Women's Empowerment and Gender Equality

Women’s Participation in Peace and Security

December 21, 2022

Participants (Regularly Updated)

(image 1) Women’s Participation in Peace and Security
  • OSAKI Asako, Visiting Professor, Kwansei Gakuin University / Director, Gender Action Platform (Moderator)
  • Katrina Iran FOTOVAT, Senior Official, Global Women’s Issues, U.S. Department of State
  • HIGASHINO Atsuko, Professor at University of Tsukuba
  • Denis MUKUWEGE, Gynecologist/ Human-rights activist/ awarded the Nobel Peace Prize 2018 (virtual)
  • OSA Yukie, Dean, Professor at Graduate School of Social Design Studies at Rikkyo University
  • Joyce SITIENEI, Director of the International Peace Support Training Centre - Kenya (IPSTC)
  • KATAYAMA Misaki, Master’s Student at The University of Tokyo (Rapporteur)

Current situation and challenges to be discussed

More than 20 years have passed since the adoption of UN Security Council Resolution 1325, which for the first time enshrined the participation of women and their role in international peace and security. Several countries in Africa and the Middle East continue to experience conflicts and extreme political instability.

The spread of the COVID-19 has further aggravated the situation of women in some conflict-affected and fragile states, where they have lost the means to report the violence due to restrictions on leaving their homes(note1).

In Ukraine, civilians, including women and children, have suffered greatly, and sexual violence against women resulting from Russia's aggression has been reported. As 90% of the displaced people are women and children(note2), the dangers of human trafficking and other forms of violence targeting them must also be addressed. In Afghanistan, the rights of Afghan women, which had been steadily restored over the past 20 years since 2001, have been severely eroded after the Taliban, an Islamic fundamentalist organization, took control of the capital, Kabul. Women have been forced out of their jobs, unable to participate in politics, required to wear the hijab again, all while girls' education has not yet fully resumed(note3).

In such circumstances, are women merely powerless? The UN Security Council Resolution 1325 affirmed that women are not only passive victims but also positive agents of conflict resolution, prevention and peacebuilding(note4). In order to protect women’s human rights as well as to build a peaceful society, promoting women’s participation in policy-making and all other efforts is essential.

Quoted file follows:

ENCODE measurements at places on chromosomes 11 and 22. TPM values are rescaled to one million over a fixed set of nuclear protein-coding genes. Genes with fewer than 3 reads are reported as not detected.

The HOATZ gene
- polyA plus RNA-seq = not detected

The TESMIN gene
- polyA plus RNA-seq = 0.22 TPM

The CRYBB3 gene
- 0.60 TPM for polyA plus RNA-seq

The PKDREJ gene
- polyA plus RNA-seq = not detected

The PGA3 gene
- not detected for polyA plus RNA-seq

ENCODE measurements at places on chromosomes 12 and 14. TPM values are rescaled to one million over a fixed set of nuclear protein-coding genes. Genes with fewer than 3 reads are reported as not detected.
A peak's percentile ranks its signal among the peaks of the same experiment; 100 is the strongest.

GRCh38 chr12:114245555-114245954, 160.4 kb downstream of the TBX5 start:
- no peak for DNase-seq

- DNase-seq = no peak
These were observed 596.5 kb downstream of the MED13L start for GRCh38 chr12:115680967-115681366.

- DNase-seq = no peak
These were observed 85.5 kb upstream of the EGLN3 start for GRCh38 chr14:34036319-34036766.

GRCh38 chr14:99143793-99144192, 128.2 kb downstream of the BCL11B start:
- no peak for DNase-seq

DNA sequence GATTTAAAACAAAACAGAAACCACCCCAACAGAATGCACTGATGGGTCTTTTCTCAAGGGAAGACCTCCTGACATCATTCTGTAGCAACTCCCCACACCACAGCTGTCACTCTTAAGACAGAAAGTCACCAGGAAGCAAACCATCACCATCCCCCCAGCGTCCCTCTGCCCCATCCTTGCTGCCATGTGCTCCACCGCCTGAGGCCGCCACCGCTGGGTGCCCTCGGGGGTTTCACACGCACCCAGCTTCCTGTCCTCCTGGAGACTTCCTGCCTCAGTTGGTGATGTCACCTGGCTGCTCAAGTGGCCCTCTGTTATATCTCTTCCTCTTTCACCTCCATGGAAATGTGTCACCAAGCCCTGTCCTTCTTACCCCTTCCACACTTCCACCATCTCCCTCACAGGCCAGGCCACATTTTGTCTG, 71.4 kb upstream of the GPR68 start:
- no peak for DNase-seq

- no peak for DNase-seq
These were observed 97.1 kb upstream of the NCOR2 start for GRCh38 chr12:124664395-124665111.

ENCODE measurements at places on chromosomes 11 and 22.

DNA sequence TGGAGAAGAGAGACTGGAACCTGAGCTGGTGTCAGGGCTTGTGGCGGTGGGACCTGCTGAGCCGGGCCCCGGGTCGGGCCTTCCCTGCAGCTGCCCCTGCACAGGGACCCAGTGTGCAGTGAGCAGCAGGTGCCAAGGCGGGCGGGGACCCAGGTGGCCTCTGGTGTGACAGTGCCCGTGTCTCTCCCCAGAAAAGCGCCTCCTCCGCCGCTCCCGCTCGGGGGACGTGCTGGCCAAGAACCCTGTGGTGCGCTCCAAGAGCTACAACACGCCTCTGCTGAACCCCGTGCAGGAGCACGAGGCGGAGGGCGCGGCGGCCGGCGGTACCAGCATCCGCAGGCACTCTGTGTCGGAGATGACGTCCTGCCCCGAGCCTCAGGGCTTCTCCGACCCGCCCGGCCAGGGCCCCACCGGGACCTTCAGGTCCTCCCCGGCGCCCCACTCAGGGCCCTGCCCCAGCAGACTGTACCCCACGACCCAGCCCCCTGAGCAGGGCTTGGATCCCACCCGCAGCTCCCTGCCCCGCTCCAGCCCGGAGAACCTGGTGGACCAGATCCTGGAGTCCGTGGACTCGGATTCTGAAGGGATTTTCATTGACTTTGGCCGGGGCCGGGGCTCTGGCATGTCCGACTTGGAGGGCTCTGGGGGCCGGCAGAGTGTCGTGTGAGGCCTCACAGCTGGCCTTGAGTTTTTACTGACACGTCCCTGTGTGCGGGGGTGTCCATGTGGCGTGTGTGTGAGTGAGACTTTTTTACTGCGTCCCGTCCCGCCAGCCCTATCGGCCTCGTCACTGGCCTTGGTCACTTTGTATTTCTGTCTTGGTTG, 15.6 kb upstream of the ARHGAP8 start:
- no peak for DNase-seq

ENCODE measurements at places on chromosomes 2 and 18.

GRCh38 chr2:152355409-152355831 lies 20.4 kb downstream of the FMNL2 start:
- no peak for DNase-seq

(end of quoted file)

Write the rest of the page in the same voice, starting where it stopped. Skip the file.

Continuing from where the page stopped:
Another point to be taken into account is the treatment of survivors of sexual violence in conflict. It is important to support victims so that they are not marginalized or isolated; rather, support should be provided to empower them to become contributing members of society while economically independent.

In light of the above background, the WAW! 2022 will provide an opportunity to consider how to increase and support "women and youth as peacebuilders" or to become such leaders ourselves.

For more information on the current situation and challenges on women's participation in peace and security, please refer to this page (PDF) Open a New Window.

Discussion topics

  • How have women in conflict-affected countries been affected by the spread of COVID-19, the rise of the Taliban in Afghanistan, and Russia's aggression against Ukraine? What should the international community as a whole do now?
  • What efforts have been made by the Japanese government, the international community, and aid organizations such as UN agencies and NGOs to promote women's participation in peace and security (Women, Peace, and Security :WPS), and what are some good practices of such efforts?
  • How should the governments, international organizations, NGOs, civil society, and individuals act to increase and support women and youth as peacebuilders, which is the core concept of UNSC Resolutions 1325 and 2250, or how we can play such a role by ourselves?
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